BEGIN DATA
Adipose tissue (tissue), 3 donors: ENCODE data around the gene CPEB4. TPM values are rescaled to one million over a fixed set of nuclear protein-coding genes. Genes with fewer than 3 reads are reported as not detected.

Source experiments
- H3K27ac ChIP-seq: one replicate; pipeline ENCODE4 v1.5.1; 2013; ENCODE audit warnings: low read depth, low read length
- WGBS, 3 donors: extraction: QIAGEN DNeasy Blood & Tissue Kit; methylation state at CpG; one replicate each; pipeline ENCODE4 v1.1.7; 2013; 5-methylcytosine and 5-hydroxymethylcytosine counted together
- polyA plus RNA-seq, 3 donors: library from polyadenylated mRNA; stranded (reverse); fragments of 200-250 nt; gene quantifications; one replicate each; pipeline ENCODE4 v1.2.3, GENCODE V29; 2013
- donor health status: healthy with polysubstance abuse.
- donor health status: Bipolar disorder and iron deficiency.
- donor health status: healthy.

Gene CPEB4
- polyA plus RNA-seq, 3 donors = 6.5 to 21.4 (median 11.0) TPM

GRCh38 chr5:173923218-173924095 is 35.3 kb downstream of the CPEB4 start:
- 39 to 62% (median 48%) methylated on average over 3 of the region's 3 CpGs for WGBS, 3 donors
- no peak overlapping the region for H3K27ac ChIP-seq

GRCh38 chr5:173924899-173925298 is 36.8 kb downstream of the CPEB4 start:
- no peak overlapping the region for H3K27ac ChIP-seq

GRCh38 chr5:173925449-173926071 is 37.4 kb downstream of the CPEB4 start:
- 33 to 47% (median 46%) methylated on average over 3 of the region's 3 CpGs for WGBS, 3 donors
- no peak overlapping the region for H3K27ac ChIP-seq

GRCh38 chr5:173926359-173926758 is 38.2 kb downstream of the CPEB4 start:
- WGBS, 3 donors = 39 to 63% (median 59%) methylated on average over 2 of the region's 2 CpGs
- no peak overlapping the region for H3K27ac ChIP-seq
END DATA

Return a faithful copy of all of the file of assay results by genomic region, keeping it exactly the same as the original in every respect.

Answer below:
Adipose tissue (tissue), 3 donors: ENCODE data around the gene CPEB4. TPM values are rescaled to one million over a fixed set of nuclear protein-coding genes. Genes with fewer than 3 reads are reported as not detected.

Source experiments
- H3K27ac ChIP-seq: one replicate; pipeline ENCODE4 v1.5.1; 2013; ENCODE audit warnings: low read depth, low read length
- WGBS, 3 donors: extraction: QIAGEN DNeasy Blood & Tissue Kit; methylation state at CpG; one replicate each; pipeline ENCODE4 v1.1.7; 2013; 5-methylcytosine and 5-hydroxymethylcytosine counted together
- polyA plus RNA-seq, 3 donors: library from polyadenylated mRNA; stranded (reverse); fragments of 200-250 nt; gene quantifications; one replicate each; pipeline ENCODE4 v1.2.3, GENCODE V29; 2013
- donor health status: healthy with polysubstance abuse.
- donor health status: Bipolar disorder and iron deficiency.
- donor health status: healthy.

Gene CPEB4
- polyA plus RNA-seq, 3 donors = 6.5 to 21.4 (median 11.0) TPM

GRCh38 chr5:173923218-173924095 is 35.3 kb downstream of the CPEB4 start:
- 39 to 62% (median 48%) methylated on average over 3 of the region's 3 CpGs for WGBS, 3 donors
- no peak overlapping the region for H3K27ac ChIP-seq

GRCh38 chr5:173924899-173925298 is 36.8 kb downstream of the CPEB4 start:
- no peak overlapping the region for H3K27ac ChIP-seq

GRCh38 chr5:173925449-173926071 is 37.4 kb downstream of the CPEB4 start:
- 33 to 47% (median 46%) methylated on average over 3 of the region's 3 CpGs for WGBS, 3 donors
- no peak overlapping the region for H3K27ac ChIP-seq

GRCh38 chr5:173926359-173926758 is 38.2 kb downstream of the CPEB4 start:
- WGBS, 3 donors = 39 to 63% (median 59%) methylated on average over 2 of the region's 2 CpGs
- no peak overlapping the region for H3K27ac ChIP-seq